Generation Y: Modern personal finance
Sophie Robson from the Centre for the Study of Financial Innovation discusses the issues surrounding personal debt amongst young people in the UK.
Debt is a serious concern in the UK today. Personal debt stood at nearly £1.5 trillion at the end of November 2011, with average household debt (excluding mortgages) at £7,982, and a report by the Consumer Credit Counselling Service found that the average UK household was paying almost £200 a month in interest payments on credit card and other debt.
And debt is affecting young people. Many forecasters consider the problem of debt amongst young people to be a timebomb. The worry is that young people seem to be living beyond their means against a backdrop of growing youth unemployment, rocketing student loans and stubbornly high house prices: they are entering adulthood with more debt than their parents did, but are also less likely to be able to build up assets, such as homes, than previous generations.
A recent report published by the Centre for the Study of Financial Innovation (CSFI) looked closely at young people’s (specifically 18-25 year olds) attitudes to debt, as well as the types of debt they had, whether they had ever borrowed from a high-street money-lender or pay-day lender, what kinds of payment cards they had and whether they paid off their cards every month. Some of the results were surprising.
For the most part, the 440 young people questioned in the survey were debt-averse and well aware of the pitfalls of falling into debt: many of them admitted that they were frightened of it. Fewer than 4% of those questioned had ever borrowed from a high interest lender, such as a pawnbroker, or a payday lender. As for credit card debt, more than three-quarters were careful to pay the balance on their cards off each month, although there were some who appreciated the opportunities cards gave them to increase their personal liquidity. One reason they were able to pay off debt was parental support. As a rule, young people in the survey were more likely to receive support from their parents than to take on debt – in total, 41% of respondents still received regular financial support from their parents. Of these, 46% received more than £200 per month.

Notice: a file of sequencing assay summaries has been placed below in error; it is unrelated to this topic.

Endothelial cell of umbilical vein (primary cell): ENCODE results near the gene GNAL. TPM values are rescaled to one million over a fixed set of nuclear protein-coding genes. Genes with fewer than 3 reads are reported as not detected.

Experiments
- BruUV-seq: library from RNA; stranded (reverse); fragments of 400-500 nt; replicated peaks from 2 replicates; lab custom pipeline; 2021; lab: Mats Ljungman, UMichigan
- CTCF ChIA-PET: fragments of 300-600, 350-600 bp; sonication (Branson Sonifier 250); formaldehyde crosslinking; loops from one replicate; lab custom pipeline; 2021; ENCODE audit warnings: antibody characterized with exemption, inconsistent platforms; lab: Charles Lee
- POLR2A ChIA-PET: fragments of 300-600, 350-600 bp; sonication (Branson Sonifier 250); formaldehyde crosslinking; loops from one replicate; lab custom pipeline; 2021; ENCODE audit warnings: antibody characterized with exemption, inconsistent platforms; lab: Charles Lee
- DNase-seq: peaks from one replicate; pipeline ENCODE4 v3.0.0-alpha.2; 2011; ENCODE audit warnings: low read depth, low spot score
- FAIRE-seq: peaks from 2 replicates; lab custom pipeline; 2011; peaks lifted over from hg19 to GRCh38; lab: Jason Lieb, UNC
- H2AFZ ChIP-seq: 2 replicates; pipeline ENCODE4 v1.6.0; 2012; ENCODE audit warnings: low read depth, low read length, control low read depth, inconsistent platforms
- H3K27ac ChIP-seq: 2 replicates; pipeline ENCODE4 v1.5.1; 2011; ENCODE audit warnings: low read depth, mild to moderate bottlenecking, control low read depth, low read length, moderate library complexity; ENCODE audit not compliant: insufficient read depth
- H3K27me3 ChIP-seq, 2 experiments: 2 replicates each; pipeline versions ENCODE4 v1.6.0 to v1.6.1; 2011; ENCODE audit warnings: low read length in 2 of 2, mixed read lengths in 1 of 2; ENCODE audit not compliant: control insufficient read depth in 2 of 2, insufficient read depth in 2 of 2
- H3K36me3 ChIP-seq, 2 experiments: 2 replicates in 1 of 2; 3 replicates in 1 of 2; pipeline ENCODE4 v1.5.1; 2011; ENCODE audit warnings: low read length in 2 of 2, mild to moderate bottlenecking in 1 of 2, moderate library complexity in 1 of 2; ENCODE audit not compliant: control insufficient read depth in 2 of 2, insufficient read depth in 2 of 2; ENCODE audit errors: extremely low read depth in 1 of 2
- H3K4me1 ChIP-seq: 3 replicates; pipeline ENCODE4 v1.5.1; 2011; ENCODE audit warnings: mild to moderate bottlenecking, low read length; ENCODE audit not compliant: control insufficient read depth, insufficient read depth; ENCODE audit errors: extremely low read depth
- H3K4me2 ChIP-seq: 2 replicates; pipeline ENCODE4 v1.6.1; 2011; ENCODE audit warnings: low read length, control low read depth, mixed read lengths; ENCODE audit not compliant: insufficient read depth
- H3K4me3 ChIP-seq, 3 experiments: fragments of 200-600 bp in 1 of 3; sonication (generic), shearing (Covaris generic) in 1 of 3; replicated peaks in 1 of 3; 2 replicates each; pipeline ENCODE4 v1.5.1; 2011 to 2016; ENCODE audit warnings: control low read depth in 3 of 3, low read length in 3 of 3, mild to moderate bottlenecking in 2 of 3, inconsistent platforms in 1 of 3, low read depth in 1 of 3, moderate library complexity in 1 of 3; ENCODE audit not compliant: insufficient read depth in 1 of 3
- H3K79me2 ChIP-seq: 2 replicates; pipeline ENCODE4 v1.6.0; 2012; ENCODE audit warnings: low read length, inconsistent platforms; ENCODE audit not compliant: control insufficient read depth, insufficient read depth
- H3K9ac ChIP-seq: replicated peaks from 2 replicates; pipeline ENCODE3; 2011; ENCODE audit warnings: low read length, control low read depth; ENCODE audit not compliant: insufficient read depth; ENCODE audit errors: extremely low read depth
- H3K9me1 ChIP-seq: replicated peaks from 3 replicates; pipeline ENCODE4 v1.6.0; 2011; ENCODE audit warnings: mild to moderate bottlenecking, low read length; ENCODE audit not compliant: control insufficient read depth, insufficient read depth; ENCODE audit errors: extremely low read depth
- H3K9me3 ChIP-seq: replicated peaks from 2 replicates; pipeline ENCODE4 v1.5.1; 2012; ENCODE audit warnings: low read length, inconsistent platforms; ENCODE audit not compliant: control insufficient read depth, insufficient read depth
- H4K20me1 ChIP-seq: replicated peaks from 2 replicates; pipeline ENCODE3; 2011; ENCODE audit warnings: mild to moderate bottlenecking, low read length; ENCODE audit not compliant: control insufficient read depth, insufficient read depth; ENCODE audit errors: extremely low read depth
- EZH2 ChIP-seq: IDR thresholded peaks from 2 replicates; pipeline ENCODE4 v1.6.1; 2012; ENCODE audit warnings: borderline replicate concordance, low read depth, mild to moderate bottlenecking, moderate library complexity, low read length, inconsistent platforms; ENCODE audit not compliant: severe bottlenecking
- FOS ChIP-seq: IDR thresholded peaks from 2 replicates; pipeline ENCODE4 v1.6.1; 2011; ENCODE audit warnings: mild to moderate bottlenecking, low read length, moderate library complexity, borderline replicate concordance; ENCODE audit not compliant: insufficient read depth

This suggests that some of the people in our cohort were simply too young to have taken on much debt of their own. After all, few people in this age group have mortgages, few have dependents and they tend not to make large purchases. It may be only a matter of time before this all changes though: there was a great deal of support within the age group for home ownership. Getting a mortgage was very important to 71% of respondents and nearly 41% thought they would be still be in their 20s when they got their first mortgage – well below the national average of 35.
But what about student debt? Interestingly, the young people questioned were less worried about student debt than they were about other kind of debt, even though the vast majority (79%) had it. There were several reasons. First of all, many of them felt in control of student debt: after all, it is taken out of gross salary every month, depending upon earnings – which means the individual doesn’t have to to find the payment out of his or her net pay. A couple of those questioned didn’t even think about their student loan for this reason. Another reason was the fact that the interest rate on student debt is modest (currently 1.5% on a post-1998 loan), so some felt that paying down this debt need not be a priority when they stood to gain more in interest on a savings account. Others were even more pragmatic: they felt that the overall return they would derive from higher education would more than make up for the debt incurred. Perhaps this will change: the new interest rate on student debt is 6.6%.
That said, commentators are right to be worried about student debt. Some young people admitted that they had known very little about how the repayment system worked before they had started university. A few had not even known that interest was payable on the loan. Given that these young people were generally cautious as far as debt was concerned, it seems that more, clear and readily available information from the Government and the Student Loans Company might help them make the best financial decisions.
Not all those questioned were comfortable with the idea of student debt: one felt uneasy at what they saw as the ‘normalization’ of debt, especially at the beginning of their adult lives. It certainly seems to be the case that young people are keen not to get into debt – but more needs to be done to improve their chances of avoiding it, whether by making financial information more accessible, or by helping them build up assets more easily.